• Ajahn Brahm celebrates their Bhikkhuni ordination with a talk on this sutta.

The Path and Goal

The Arahat – Bhikkhu Bodhi (.mp3)
  • An introduction to the final goal of Buddhist Practice.

Part 4: Fuition

We finally come to the last, but perhaps most important, part of our course: the experience of enlightenment itself. We will break it down into two lessons: on the first breakthrough and the final release.


Sotāpanna (or a Stream Winner) is someone who has attained the first stage of awakening. They have eliminated doubt and are firmly on the path to final deliverance. We will conceptualize this “turning point” in the spiritual career first with this work on the stages of insight that lead up to Stream Entry:

  • What does it feel like as we transition from ordinary to super-mundane practice?
  • A short talk on balancing faith and knowledge against expectations.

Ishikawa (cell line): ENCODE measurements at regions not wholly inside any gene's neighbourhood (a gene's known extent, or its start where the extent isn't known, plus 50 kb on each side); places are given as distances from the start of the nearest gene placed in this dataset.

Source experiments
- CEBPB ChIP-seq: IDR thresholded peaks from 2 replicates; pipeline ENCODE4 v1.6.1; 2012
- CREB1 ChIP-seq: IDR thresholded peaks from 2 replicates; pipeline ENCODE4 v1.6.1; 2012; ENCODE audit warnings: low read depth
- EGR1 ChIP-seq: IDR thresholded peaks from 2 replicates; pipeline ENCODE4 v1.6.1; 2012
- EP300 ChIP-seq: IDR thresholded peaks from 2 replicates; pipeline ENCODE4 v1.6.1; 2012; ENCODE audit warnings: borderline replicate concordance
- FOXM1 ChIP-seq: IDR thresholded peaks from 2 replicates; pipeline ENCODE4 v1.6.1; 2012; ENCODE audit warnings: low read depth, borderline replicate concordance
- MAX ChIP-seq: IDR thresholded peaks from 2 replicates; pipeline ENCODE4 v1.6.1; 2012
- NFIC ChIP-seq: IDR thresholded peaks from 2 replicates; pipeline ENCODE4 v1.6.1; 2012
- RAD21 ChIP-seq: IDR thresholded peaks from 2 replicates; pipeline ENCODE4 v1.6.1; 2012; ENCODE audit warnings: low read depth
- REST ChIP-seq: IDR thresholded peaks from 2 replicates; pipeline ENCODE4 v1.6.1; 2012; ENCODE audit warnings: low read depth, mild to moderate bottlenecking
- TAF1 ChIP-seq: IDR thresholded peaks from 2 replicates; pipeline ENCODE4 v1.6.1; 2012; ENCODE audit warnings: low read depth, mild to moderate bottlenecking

• Those without “noble wisdom” are missing out.

“Ah, What Bliss!” — Conclusion

The citta of the Arahant is Empty – Luangta Maha Boowa (.pdf) (.pdf)
  • Ajahn Maha Boowa describes what it’s like to be an arahant in this short talk delivered near the end of his life.
  • A poetic description of the enlightened one as a spiritual “giant.”
The Arahant – John D. Ireland (.pdf) (.pdf)
  • A short, ecstatic poem from the SN.
  • “What’s next?” What happens after enlightenment?
  • Even children can get enlightened, though they may not show it…

With those final words of inspiration, our course is now finished. The rest is up to us.

Further Reading


To be female is to have the dukkha of a female. To be male is to have the dukkha of a male. […] If we deludedly think ‘I am happy’ then we must suffer accordingly.